A couple of interesting high definition title announcements have been made in the last few days, not because of the films themselves, but because of how they play into this whole format war. As you probably know, the rights to many films are owned by different studios depending on where you live in the world - so, for example, Paramount owns Titanic in the US, but 20th Century Fox has the rights in Europe. This, as you can probably imagine, is pretty significant as far as the HD format war is concerned, because it means that a title that might be Blu-ray or HD DVD exclusive in one region may be available in the other format (or both formats) in another, as is the case with Gangs of New York, which is owned by the Blu-ray exclusive Disney in the US, and the Blu-ray exclusive EIV in the UK, but the format-neutral Manga Films has it in Spain (and is planning to release it this month).
Recently, a Sony Pictures title, The Holiday, was announced for release on April 2nd in Europe on HD DVD by Universal (just under a month after its Blu-ray release in the US). Meanwhile, Basic Instinct, already available on HD DVD from Studio Canal in Europe, has just been announced by Lions Gate in the US for release on Blu-ray on May 29th.
It’s a confusing situation, but an exciting one all the same. It means that, in several cases, it’s wrong to call a title “exclusive”, because just because it is released on one format only in, say, North America, doesn’t mean that it won’t be released on the other elsewhere. This is made doubly fun by the lack of region coding on HD DVD releases. Blu-ray releases are more problematic, given that the format is split into three regions - although, of course, region coding is optional, and the likes of Warner and Paramount have yet to use it at all, while Sony only uses it on catalogue releases. (Fox, as usual, is region coding everything, and overcharging for the privilege of owning these booby-trapped discs.) Of course, where this really becomes interesting is when you factor in variables like image quality and extras. The Studio Canal HD DVD of Total Recall, for example, is widely regarded to feature a better transfer than its Blu-ray counterpart from Lions Gate - although, like a number of Studio Canal titles, it suffers from an audio glitch, whereby the sound is pitched a semitone too high (note that this is not PAL speed-up, which many people are mistaking it for). Additionally, Basic Instinct is presented on HD DVD without any extras: the rights to the various bonus materials from the standard definition release are presumably owned by Lions Gate, so it will be interesting to see whether any of them make it on to the upcoming Blu-ray release. I’ll also be interested to hear how the transfers compare: Basic Instinct on HD DVD looks rather poor, with a lot of DVNR artefacts and some distracting softness (of course, the Blu-ray release could end up looking even worse, if American Psycho is any indication of Lions Gate’s treatment of catalogue titles).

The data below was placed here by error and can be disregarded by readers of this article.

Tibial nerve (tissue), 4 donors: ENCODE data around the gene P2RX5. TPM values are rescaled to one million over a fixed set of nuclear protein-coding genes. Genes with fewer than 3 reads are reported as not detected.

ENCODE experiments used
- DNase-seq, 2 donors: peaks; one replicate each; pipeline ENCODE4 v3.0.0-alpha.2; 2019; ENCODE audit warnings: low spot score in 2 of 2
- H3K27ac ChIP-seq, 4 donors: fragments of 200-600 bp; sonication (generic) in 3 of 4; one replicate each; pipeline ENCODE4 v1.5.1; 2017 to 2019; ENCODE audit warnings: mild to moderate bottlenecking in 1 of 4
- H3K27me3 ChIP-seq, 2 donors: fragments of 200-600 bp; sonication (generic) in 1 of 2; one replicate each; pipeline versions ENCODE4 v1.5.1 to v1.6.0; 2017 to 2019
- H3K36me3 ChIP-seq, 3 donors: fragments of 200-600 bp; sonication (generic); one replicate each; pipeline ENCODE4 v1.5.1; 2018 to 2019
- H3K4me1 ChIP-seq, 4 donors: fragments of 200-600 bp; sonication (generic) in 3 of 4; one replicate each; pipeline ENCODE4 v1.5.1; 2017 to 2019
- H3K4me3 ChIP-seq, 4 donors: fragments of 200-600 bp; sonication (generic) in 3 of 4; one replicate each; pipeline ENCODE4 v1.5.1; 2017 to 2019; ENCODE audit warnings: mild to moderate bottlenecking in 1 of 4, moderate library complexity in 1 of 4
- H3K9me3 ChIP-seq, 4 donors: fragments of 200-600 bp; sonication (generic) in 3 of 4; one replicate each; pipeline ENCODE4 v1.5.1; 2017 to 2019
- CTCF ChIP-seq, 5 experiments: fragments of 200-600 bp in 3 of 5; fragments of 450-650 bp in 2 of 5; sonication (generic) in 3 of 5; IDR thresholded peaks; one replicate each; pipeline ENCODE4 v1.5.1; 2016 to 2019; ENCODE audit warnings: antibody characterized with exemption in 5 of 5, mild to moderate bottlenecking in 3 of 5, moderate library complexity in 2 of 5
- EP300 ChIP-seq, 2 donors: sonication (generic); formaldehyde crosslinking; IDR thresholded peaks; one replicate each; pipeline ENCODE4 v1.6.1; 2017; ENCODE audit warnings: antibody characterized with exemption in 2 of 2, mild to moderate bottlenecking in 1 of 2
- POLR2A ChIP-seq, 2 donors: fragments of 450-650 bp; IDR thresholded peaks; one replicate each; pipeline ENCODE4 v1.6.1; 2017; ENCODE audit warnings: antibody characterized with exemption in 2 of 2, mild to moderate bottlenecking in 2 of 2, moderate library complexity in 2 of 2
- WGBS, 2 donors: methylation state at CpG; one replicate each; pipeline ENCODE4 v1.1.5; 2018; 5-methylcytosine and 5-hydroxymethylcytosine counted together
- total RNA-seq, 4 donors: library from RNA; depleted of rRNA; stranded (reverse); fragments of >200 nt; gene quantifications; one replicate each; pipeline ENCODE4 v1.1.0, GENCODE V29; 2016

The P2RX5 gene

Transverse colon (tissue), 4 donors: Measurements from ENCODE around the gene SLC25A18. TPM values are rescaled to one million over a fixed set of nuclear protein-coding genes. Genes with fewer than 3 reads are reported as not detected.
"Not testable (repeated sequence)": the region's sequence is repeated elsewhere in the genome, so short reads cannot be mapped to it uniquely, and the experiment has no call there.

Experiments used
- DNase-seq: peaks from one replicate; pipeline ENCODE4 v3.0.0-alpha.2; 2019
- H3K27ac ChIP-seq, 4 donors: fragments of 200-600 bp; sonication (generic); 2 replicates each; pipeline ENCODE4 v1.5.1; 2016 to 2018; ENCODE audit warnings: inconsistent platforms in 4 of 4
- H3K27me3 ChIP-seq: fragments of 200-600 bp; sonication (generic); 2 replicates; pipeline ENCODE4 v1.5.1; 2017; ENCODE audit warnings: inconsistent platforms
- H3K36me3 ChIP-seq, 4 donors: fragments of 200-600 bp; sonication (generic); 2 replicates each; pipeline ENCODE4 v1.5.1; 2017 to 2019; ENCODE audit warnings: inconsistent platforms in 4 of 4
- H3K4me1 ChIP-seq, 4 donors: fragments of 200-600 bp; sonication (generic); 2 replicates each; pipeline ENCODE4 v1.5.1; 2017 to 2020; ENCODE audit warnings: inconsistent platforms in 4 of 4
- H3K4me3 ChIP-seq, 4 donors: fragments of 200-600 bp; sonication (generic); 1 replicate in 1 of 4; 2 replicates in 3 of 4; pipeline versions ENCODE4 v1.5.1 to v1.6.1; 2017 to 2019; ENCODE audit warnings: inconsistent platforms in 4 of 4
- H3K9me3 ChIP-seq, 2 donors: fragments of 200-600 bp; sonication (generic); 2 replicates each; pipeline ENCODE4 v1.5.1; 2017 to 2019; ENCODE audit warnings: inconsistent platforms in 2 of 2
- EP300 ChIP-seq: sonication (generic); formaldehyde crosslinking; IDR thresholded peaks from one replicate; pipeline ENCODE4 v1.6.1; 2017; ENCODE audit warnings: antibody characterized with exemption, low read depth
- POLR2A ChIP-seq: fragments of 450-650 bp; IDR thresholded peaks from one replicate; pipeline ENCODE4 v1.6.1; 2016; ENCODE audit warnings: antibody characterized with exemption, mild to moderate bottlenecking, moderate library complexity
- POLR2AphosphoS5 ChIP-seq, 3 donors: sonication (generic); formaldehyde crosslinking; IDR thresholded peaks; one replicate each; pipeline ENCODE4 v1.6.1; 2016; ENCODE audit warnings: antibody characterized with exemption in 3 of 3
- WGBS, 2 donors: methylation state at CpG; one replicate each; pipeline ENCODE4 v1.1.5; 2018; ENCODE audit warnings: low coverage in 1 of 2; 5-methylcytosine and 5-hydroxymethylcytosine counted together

It’s an intriguing situation, to say the least. I intend to pick up HD DVD copies of the “Blu-ray exclusive” Gangs of New York and Underworld: Evolution from Spain, plus any other titles which catch my eye. The moral of the story is that, just because your favourite film is not available on your format of choice in one country, doesn’t mean that you won’t be able to get it elsewhere. (Of course, there are plenty of cases where the same studio owns the rights to a title throughout the world, as is the case with Disney’s animated features, and Sony’s Spider-man, and Universal’s King Kong, so don’t get your hopes up too high.)